Pascal’s superstitions

Posted on November 29, 2008

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Joanna Bryson, a colleague of mine from the KLI, has spotted another useful article on superstitions as the by-product of trying to spot useful connections in the environment. The article’s title is “The evolution of superstitious and superstition-like behaviour” and was written by Kevin R. Foster and Hanna Kokko:

Superstitious behaviours, which arise through the incorrect assignment of cause and effect, receive considerable attention in psychology and popular culture. Perhaps owing to their seeming irrationality, however, they receive little attention in evolutionary biology. Here we develop a simple model to define the condition under which natural selection will favour assigning causality between two events. This leads to an intuitive inequality-akin to an amalgam of Hamilton’s rule and Pascal’s wager–that shows that natural selection can favour strategies that lead to frequent errors in assessment as long as the occasional correct response carries a large fitness benefit. It follows that incorrect responses are the most common when the probability that two events are really associated is low to moderate: very strong associations are rarely incorrect, while natural selection will rarely favour making very weak associations. Extending the model to include multiple events identifies conditions under which natural selection can favour associating events that are never causally related. Specifically, limitations on assigning causal probabilities to pairs of events can favour strategies that lump non-causal associations with causal ones. We conclude that behaviours which are, or appear, superstitious are an inevitable feature of adaptive behaviour in all organisms, including ourselves.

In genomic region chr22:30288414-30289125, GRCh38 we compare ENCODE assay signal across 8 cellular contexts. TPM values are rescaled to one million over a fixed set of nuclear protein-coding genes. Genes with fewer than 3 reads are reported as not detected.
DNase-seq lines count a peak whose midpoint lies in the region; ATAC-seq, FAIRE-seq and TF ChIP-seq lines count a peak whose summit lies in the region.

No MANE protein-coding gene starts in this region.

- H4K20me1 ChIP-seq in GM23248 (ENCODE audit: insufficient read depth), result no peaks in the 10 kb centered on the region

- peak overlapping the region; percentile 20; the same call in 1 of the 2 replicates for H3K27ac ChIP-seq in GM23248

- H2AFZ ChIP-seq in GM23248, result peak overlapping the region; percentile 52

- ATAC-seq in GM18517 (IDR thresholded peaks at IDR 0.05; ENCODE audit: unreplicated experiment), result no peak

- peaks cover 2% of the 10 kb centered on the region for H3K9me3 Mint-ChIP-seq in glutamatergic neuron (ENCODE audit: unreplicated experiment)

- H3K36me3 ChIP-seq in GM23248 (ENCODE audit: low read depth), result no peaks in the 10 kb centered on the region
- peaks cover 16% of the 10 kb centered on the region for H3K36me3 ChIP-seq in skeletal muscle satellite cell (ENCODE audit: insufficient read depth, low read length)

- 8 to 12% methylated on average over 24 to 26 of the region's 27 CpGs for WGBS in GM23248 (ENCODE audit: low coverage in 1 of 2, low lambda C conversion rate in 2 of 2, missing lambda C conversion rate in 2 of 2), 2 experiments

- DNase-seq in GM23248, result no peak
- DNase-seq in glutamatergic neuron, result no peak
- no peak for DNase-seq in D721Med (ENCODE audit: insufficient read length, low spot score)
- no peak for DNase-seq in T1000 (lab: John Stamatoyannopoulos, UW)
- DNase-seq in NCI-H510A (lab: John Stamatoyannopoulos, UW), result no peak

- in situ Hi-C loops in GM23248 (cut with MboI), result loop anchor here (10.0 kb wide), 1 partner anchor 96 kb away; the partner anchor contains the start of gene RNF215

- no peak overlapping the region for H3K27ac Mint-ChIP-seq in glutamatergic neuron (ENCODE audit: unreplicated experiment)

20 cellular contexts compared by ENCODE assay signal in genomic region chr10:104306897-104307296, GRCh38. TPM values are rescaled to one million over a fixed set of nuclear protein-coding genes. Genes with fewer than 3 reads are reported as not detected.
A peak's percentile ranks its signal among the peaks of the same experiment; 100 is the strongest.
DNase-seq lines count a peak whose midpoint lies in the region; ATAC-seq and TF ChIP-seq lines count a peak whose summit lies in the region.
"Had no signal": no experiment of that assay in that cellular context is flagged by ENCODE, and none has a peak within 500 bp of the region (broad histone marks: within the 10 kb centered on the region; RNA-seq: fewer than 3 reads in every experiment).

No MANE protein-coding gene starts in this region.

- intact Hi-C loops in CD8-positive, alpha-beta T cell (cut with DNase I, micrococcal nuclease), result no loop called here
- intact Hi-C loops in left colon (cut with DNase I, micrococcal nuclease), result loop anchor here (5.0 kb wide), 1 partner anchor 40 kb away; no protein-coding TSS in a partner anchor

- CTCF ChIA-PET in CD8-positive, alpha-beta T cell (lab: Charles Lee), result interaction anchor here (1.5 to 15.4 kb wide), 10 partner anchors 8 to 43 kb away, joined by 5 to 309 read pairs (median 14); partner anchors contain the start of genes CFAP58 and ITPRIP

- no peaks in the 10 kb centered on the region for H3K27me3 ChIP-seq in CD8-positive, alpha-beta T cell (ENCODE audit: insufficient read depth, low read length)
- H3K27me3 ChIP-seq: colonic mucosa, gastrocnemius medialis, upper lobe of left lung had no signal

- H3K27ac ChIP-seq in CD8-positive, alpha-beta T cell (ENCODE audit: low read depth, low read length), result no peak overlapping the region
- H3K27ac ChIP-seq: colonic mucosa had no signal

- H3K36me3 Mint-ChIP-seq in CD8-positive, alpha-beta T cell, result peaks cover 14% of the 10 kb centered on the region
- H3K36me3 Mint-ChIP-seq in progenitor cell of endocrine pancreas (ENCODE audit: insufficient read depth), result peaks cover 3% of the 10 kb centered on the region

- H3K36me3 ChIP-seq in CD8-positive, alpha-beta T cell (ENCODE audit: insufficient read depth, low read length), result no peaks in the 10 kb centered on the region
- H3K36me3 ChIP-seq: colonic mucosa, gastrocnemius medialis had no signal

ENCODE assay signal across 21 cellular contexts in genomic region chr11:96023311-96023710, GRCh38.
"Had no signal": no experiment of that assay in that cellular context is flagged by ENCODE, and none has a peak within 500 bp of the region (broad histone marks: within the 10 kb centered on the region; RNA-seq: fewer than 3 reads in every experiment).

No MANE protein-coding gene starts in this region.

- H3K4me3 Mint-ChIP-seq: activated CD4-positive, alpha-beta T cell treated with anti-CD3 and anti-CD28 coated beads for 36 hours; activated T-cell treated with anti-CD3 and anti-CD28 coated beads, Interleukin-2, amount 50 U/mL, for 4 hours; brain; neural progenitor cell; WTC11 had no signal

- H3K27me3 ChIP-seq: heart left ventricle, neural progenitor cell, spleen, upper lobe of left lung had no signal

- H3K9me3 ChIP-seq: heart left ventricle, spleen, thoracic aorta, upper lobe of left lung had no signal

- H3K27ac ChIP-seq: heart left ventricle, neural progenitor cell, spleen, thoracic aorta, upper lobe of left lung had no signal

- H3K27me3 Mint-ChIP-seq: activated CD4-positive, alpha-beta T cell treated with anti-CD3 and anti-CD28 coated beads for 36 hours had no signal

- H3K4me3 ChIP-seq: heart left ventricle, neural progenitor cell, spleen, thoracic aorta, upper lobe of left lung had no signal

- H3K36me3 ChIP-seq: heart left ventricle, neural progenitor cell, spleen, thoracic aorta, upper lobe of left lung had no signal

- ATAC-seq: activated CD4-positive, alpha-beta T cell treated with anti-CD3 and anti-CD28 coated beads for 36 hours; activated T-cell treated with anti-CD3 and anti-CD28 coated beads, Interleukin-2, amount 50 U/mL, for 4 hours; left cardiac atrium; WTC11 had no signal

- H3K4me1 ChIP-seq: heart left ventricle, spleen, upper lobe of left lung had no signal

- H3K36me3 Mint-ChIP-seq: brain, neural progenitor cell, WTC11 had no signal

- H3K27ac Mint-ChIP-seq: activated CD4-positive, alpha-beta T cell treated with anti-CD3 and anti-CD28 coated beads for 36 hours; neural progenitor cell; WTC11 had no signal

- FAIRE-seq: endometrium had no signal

From the abstract, it is clear that Foster and Kokko are pursuing the ‘superstitions makes sense given weak but very useful correlations’ approach that a number of other writers have pursued prior to them. The bibliography suggests they are only aware of a fraction of such approach but take the approach in some interesting directions. I’ll most probably use the article when I prepare the final version of the chapter in which I discuss Skinner and his descendants.

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